“Here we use seismicity and hydrogeological models to show that fluid migration from high-rate disposal wells in Oklahoma is potentially responsible for the largest swarm,” the report with their finding says.
But petroleum engineers in the Permian Basin say researchers, and the public have blown this topic out of proportion. Dr. Abdallah Harouaka, Coordinator of Petroleum Engineering at the University of the Permian Basin said the activity of hydraulic fracturing can me compared to a train.
“I hear the train all the time,” Harouaka said. “Those huge trains and they shake the ground.”
But residents in Azle, Tx. say they have experienced more earthquakes in recent times.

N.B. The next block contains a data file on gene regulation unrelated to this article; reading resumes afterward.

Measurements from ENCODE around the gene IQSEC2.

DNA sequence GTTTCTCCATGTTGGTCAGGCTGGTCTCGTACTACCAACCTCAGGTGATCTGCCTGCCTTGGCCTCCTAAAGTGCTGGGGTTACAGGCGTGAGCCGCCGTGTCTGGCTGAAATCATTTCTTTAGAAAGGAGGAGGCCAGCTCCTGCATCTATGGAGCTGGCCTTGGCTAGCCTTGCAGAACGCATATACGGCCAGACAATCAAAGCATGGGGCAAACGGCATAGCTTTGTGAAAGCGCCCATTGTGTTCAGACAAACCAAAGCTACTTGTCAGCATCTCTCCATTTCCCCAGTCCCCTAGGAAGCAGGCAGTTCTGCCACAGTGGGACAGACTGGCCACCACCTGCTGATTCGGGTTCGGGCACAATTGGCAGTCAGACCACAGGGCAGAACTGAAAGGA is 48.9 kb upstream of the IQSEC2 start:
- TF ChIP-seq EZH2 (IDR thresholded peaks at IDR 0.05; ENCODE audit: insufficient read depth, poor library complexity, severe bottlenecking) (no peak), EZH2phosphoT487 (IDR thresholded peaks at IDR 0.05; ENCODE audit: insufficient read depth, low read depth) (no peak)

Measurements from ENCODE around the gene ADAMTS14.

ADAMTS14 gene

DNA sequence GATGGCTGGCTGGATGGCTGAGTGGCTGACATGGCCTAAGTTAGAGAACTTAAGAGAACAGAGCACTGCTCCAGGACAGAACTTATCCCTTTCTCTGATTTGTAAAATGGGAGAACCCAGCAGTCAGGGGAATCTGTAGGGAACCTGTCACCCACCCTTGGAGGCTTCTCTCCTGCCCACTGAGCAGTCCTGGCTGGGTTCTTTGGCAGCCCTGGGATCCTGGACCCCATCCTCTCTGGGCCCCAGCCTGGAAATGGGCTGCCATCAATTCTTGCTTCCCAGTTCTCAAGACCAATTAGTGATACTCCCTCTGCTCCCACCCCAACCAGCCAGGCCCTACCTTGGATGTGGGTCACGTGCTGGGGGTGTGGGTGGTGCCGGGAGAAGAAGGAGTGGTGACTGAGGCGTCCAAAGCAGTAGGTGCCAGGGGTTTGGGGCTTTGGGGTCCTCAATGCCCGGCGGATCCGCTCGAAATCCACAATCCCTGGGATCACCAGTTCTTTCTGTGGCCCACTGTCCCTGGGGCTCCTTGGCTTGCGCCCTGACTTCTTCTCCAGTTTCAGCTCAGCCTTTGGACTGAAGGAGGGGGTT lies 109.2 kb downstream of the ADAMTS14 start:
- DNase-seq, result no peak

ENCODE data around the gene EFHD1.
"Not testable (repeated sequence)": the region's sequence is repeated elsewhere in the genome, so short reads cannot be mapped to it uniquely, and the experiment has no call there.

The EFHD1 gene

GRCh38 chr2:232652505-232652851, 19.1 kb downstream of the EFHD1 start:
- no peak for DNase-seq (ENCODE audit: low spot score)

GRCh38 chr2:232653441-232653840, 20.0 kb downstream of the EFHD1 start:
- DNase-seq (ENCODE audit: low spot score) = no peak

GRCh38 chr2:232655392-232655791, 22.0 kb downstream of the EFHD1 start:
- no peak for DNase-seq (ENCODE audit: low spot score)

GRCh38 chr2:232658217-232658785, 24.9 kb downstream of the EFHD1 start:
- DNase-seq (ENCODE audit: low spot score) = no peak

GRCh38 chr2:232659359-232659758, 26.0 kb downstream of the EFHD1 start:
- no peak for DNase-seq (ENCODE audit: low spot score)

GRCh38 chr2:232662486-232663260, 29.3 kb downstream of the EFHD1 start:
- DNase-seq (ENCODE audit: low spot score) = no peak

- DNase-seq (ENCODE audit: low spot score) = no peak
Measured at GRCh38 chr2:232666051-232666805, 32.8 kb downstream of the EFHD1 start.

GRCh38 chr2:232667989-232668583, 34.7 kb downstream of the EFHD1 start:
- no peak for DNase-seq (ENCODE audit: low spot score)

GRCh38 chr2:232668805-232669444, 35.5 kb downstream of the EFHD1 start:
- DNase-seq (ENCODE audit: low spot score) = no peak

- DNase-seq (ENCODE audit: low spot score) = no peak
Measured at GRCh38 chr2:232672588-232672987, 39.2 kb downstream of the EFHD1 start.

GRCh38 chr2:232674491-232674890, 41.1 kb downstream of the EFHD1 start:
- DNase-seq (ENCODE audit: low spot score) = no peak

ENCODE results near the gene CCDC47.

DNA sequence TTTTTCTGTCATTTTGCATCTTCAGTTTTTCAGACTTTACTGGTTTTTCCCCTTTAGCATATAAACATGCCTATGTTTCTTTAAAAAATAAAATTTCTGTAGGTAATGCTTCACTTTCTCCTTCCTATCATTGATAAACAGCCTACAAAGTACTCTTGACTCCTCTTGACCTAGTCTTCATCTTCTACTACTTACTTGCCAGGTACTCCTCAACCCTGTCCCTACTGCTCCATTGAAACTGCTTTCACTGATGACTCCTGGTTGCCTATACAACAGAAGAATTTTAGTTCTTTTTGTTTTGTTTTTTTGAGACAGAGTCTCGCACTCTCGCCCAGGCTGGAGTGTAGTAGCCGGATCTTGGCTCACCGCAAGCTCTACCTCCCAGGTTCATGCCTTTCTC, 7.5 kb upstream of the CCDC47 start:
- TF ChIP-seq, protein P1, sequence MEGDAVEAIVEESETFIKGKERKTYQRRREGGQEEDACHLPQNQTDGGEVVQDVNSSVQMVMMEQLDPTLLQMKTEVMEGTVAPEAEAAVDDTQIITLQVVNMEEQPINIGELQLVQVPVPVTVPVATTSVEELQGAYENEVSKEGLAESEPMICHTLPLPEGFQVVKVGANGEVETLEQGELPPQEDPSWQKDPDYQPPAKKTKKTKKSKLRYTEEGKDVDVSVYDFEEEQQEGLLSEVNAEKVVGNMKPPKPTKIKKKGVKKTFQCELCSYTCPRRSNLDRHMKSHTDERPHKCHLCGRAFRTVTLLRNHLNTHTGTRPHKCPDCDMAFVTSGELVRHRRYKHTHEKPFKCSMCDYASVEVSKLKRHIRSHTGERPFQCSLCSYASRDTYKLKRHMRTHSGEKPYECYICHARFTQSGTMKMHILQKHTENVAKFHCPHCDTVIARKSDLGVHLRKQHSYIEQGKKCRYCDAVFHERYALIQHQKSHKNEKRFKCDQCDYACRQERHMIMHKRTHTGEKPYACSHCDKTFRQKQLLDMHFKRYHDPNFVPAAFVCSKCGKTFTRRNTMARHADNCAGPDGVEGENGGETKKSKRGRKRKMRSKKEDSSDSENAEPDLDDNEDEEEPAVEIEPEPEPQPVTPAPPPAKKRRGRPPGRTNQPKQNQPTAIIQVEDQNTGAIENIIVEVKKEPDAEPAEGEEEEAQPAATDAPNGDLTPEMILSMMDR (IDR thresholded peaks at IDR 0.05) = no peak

“And the only thing that's changed in that area is now they have all these injection sites. Well, gee I wonder what the problem could be,” said Azle resident Barbara Brown.
The city and oil and gas companies in Azle have hired seismologists to test their area.
But it’s not just the locals. The Texas Railroad Commission also hired the first state seismologist. According to the commission, the seismologist is currently working with Southern Methodist University in Dallas. The seismologist is currently focusing on the impact of injection wells in the area.
And as a response to the concerned citizens, lawmakers also formed the House Subcommittee on Seismic Activity.
The Railroad Commission said they do not have a timeline of when their seismologist will release any findings. And until then, they say there is no of a link between hydraulic fracturing and quakes in the state of Texas.
“The impact of hydraulic fracturing as to earthquakes is the impact of a heavy truck,” Harouaka said. “Of an 18-wheeler, a loaded 18-wheeler.
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